Your data fits in RAM. Yes, it does. Don’t believe it? Visit the hilarious yourdatafitsinram.com website.
But there is an entirely new dimension to this since last week’s announcement by Intel, which hasn’t gotten enough attention in the blogosphere yet.
New 3D XPoint™ technology brings non-volatile memory speeds up to 1,000 times faster than NAND, the most popular non-volatile memory in the marketplace today.
The companies invented unique material compounds and a cross point architecture for a memory technology that is 10 times denser than conventional memory
This is colossal news, which you can read from the official source here:
What does it mean for software?
SSD has already had a big impact on how we think about software, especially in the database business. Many RDBMS’s internal optimisations are based on the fact that the database is installed on a system with few CPUs, a bit of RAM and a large HDD. HDD’s are very slow and suffer from a lot of latency due to their spinning. Data needs to be cached on several layers – in the operating system that accesses blocks on the disk as well as in the database that accesses rows from the tables or indexes.
SSD changed a lot of this, as the spinning (and its associated latency) has gone, which is most useful for index lookups as Markus Winand from use-the-index-luke.com explains:
index lookups have a tendency to cause many random IO operations and can thus benefit from the fast response time of SSDs. The fun part is that properly indexed databases get better benefits from SSD than poorly indexed ones
SSD is still relatively new and not yet fully adopted in enterprise data centers and associated software, yet already, we’re seeing this new trend:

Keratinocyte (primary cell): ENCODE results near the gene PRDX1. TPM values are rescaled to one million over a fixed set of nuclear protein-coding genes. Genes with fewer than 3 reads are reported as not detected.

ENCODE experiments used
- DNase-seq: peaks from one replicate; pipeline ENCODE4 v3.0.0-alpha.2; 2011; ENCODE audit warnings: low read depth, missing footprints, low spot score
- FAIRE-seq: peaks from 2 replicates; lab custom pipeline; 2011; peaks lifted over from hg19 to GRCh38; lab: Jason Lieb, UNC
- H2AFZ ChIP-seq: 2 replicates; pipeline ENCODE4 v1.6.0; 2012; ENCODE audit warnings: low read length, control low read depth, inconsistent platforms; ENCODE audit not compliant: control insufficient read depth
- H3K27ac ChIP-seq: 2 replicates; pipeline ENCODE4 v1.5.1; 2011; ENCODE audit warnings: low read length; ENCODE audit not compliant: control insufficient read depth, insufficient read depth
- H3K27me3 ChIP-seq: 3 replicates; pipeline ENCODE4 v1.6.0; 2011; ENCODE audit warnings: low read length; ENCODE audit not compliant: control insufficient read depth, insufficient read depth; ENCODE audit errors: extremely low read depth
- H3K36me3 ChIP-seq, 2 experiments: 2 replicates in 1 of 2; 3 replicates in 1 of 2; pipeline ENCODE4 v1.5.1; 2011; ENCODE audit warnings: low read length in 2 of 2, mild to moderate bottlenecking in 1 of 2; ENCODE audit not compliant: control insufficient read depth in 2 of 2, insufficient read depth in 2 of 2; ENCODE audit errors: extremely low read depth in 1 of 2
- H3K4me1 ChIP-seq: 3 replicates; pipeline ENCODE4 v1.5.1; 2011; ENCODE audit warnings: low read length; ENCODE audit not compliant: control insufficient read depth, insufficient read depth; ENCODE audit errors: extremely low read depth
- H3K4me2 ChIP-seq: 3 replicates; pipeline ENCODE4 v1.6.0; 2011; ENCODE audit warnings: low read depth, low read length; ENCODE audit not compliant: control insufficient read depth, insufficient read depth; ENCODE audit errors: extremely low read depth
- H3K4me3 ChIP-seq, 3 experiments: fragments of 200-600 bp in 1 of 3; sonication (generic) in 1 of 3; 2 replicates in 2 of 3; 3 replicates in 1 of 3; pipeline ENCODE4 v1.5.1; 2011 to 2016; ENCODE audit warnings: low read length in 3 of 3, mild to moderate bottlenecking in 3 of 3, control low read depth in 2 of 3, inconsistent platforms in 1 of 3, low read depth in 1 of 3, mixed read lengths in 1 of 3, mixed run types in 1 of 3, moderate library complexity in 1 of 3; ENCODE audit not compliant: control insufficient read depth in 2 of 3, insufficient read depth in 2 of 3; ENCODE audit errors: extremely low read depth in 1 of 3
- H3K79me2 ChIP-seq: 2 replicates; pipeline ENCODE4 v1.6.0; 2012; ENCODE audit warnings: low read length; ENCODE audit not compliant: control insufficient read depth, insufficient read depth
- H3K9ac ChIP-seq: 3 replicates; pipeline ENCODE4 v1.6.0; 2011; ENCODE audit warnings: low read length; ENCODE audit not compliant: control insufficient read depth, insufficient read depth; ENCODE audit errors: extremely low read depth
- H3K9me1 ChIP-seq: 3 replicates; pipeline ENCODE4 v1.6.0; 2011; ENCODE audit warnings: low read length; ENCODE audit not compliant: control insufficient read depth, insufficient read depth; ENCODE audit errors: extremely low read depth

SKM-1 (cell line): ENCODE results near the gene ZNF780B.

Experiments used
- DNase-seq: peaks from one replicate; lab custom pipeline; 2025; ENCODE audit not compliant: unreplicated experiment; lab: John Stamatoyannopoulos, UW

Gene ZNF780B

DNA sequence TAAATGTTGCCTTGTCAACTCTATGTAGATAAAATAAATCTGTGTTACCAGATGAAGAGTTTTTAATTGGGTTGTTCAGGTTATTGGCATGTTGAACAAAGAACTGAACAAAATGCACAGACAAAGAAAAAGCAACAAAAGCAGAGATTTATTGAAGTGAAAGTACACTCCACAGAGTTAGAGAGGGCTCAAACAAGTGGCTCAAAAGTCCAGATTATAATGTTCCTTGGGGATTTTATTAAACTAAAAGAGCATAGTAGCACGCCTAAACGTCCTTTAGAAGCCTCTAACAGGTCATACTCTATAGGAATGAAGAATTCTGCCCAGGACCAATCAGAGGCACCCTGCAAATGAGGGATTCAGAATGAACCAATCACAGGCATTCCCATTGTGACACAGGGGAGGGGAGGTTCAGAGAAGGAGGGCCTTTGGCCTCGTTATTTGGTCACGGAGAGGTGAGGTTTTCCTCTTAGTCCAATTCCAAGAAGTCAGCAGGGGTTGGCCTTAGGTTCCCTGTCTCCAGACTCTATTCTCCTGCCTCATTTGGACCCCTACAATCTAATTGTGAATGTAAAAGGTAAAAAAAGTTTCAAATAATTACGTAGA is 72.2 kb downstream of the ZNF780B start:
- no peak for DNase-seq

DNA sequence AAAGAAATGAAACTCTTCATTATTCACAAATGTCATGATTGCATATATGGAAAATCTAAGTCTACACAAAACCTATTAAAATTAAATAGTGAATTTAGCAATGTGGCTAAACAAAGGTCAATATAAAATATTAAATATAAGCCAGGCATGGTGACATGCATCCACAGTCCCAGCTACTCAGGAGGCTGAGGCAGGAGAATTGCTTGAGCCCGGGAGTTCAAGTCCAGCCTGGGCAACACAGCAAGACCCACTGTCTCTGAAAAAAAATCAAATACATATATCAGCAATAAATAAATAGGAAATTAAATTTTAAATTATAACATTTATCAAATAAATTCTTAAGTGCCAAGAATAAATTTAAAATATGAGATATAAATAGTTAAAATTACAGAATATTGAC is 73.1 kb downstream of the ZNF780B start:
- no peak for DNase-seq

One of the most impressive displays of yourdatafitsinram.com is Stack Exchange, the platform running the popular Stack Overflow. According to their website, the platform is transferring 48 TB data / month to its users via an average 225 requests per second.
From our perspective, the database metrics are even more interesting, as Stack Overflow is essentially running a single SQL Server instance (with a hot standby), accommodating 440M queries per day via 384 GB of RAM and a DB size of 2.4TB.
The full metrics can be found on this website:
Now, let’s apply Intel’s new 3D XPoint™ technology to this model – perhaps we don’t need any disk anymore, after all (except for logging and backups)?
Don’t scale out. Yet.
A lot of recent hype has been evolving around the need for scaling out as Moore’s Law has come to a halt and we now need to parallelise on many many cores. But this doesn’t mean that we absolutely need to parallelise on many machines. Keeping all data processing in one place that can be scaled up greatly with processors and RAM will help us prevent hard-to-manage network latency and will again allow us to continue using established, slightly adapted RDBMS technology. Prices for hardware will crumble soon enough.
We’re looking forward to an exciting new era of scaling up massively. With SQL, of course!
2 thoughts on “RAM is the new SSD”
” scaling up with SQL and RDBMS”, its not clear how this innovation is going to help. Its In Memory Data Grid and noSQL (specially columnar ones) solutions looks tobe better equipped to take advantage of this.
Columnar storage is not a contradiction to row storage, and it has nothing to do with the query language (SQL or non-SQL). Note that all major vendors have embraced in-memory computing and column stores, including SQL Server and Oracle, and SAP’s HANA, so “RDBMS” will certainly profit in one way or another.
Also, as the linked article by Markus Winand (http://use-the-index-luke.com/blog/2013-07/afraid-of-ssd) points out, SSD and the new 3D XPoint technology help greatly with index access (random disk access).